Giant tails of helium are detected escaping from a distant planet

A team of astronomers have used observations from the Hobby-Eberly Telescope (HET) at the McDonald Observatory at the University of Texas at Austin to discover some of the longest tails of gas ever observed escaping from a planet. Called HAT-P-32b, this world is nearly twice the size of Jupiter and is losing its atmosphere through dramatic helium jets fanning out in front of and behind it as it travels through space. These tails are more than 50 times the length of the radius of the planet.

Tails of material escaping around planets are not unheard of. They can be the result of a collision releasing a trail of dust and debris. Or, they may be caused by heat from a nearby star energizing and ejecting a planet’s atmosphere into space. However, tails as long as those of HAT-P-32b are truly remarkable. “It’s exciting to see how gigantic the extended tails are compared to the size of the planet and its host star,” said Zhoujian Zhang, who led the team that made this find while part of the HET Exospheres Project at the University of Texas at Austin. . The huge structures of HAT-P-32b To learn about the atmosphere of planets outside our solar system, astronomers can observe their parent star as the planet passes in front of it. This is what is known as a “transit”. An example would be when Venus passes between the Earth and the Sun. During a transit, the star emits light through the passing planet’s atmosphere, if any. Through a method called “spectroscopy,” astronomers can study this light to identify what elements are present in the atmosphere. With spectroscopy, light is divided into a spectrum, like white light shining through a prism. Different color bands in the spectrum correspond to different elements.

Previous studies had detected the tails of HAT-P-32b. However, because astronomers had only observed the planet as it passed in front of its star, the actual sizes of the tails remained unknown. “We wouldn’t have seen this without the long-term observations we can get with the Hobby-Eberly Telescope,” said Caroline Morley, an assistant professor at the University of Texas at Austin and principal investigator for the HET Exospheres Project. “It allowed us to observe this planet in its full orbit.”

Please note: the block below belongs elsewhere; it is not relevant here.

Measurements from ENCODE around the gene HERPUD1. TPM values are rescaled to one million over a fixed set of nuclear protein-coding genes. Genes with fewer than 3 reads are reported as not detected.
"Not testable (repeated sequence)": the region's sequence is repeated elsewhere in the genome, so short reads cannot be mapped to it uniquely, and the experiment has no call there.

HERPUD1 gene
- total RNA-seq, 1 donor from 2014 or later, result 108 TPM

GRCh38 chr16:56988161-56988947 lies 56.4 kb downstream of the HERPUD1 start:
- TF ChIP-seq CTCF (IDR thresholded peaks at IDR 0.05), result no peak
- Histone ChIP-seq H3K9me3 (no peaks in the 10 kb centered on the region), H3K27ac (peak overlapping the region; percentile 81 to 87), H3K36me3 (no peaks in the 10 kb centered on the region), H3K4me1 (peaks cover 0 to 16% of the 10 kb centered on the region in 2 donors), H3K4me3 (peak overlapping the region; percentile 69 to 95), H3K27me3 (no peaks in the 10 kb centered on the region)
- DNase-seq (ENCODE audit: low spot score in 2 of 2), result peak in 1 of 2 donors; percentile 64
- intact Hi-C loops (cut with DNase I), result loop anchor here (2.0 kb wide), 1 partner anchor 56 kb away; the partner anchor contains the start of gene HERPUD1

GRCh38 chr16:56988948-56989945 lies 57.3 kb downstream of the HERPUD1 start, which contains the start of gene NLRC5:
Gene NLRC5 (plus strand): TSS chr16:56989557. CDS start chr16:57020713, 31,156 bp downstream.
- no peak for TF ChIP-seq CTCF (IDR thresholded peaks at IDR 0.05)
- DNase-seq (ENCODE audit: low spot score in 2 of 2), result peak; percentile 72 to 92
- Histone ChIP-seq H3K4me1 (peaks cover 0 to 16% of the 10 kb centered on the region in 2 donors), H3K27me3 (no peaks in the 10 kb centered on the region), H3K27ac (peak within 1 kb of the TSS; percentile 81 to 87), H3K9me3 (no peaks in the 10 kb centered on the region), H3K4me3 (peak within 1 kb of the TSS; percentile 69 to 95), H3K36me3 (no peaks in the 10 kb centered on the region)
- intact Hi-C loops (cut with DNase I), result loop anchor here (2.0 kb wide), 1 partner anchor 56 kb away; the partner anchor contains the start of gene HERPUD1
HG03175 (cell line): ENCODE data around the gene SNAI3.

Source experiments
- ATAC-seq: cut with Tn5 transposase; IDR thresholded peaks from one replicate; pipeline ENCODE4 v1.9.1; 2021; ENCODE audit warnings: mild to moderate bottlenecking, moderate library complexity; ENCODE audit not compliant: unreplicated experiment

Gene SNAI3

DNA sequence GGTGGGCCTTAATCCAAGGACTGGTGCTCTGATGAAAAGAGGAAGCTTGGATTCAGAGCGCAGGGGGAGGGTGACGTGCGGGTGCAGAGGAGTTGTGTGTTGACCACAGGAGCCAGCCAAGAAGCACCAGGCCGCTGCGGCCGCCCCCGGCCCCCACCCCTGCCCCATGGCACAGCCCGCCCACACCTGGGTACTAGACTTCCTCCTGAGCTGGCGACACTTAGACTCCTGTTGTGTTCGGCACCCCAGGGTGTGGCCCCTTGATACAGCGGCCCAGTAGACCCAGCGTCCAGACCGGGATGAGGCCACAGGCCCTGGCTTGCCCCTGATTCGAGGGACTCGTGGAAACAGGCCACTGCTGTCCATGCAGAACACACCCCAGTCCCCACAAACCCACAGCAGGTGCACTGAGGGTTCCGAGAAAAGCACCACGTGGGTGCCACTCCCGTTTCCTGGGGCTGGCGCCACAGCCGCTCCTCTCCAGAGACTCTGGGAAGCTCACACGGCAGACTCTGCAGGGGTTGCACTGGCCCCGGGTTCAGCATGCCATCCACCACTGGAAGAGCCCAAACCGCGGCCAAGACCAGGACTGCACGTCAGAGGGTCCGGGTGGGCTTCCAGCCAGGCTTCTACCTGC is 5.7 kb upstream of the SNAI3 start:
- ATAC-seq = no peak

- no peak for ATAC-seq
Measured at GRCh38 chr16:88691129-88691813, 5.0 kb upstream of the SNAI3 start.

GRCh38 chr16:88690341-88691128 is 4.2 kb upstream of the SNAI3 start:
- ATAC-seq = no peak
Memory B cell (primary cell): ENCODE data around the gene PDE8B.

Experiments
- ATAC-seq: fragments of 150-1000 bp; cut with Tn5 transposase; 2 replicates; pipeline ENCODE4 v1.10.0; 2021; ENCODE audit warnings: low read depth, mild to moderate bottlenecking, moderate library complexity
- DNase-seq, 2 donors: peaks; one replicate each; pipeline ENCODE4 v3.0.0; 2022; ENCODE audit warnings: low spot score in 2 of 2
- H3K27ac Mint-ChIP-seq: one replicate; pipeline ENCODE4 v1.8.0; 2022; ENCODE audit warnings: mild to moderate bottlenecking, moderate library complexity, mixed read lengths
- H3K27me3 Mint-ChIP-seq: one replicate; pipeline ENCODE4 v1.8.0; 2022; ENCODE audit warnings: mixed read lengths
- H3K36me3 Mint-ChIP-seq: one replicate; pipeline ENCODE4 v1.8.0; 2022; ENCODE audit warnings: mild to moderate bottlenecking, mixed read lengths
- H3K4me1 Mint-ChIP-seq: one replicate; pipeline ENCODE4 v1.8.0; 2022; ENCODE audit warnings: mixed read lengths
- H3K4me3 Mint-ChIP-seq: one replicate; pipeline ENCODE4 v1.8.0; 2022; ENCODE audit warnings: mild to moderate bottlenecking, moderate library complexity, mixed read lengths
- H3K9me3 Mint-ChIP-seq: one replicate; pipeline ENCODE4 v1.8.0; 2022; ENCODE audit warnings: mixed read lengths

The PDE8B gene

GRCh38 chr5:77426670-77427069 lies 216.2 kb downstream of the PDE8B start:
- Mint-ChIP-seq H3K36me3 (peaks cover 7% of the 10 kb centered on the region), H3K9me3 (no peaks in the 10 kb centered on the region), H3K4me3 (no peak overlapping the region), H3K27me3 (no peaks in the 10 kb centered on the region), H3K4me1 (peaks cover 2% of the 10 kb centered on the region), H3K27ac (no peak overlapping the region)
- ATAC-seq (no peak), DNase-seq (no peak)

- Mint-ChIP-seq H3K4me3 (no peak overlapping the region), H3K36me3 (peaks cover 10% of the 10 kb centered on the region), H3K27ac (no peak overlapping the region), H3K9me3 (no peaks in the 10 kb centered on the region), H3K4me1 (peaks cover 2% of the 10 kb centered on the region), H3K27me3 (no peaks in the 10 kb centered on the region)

Zhang’s team observed HAT-P-32b over the course of several nights, capturing the moment the planet crossed in front of the star, as well as observations in the days before and after. This covered the entire time it takes for the planet to orbit its star, ensuring that the full extent of their tails was revealed.

HAT-P-32b’s tails are likely caused by the boiling of its parent star in the atmosphere of the planet, which astronomers characterize as a “hot Jupiter”—meaning it’s big, hot, gaseous, and has an orbit close around its star. Its orbit is so tight that the heat from its parent star causes the gas in HAT-P-32b’s atmosphere to expand. The atmosphere has expanded so much that part of it has escaped the gravitational pull of the planet and has been drawn into orbit around the nearby star. “Our findings at HAT-P-32b may help us understand how other planets and their stars interact,” Morley said. “We can take high-precision measurements on hot Jupiters, like this one, and then apply our findings to a broader range of worlds.”

The HET is particularly suitable for studying atmospheres on planets outside of our solar system. Its high-resolution instrument, the Habitable-Zone Planet Finder Spectrograph, can observe objects at near-infrared wavelengths. This includes the wavelength associated with helium, allowing astronomers to observe gas escaping from HAT-P-32b and other similar planets. Another advantage of observing with HET is that it examines the same sweep of sky each night. Unlike most other telescopes, which tilt up and down, the HET’s 10-by-11-meter mirror is always tilted at 55 degrees above the horizon. This can lead to high-precision, long-timeline observations of the same strip of sky each night.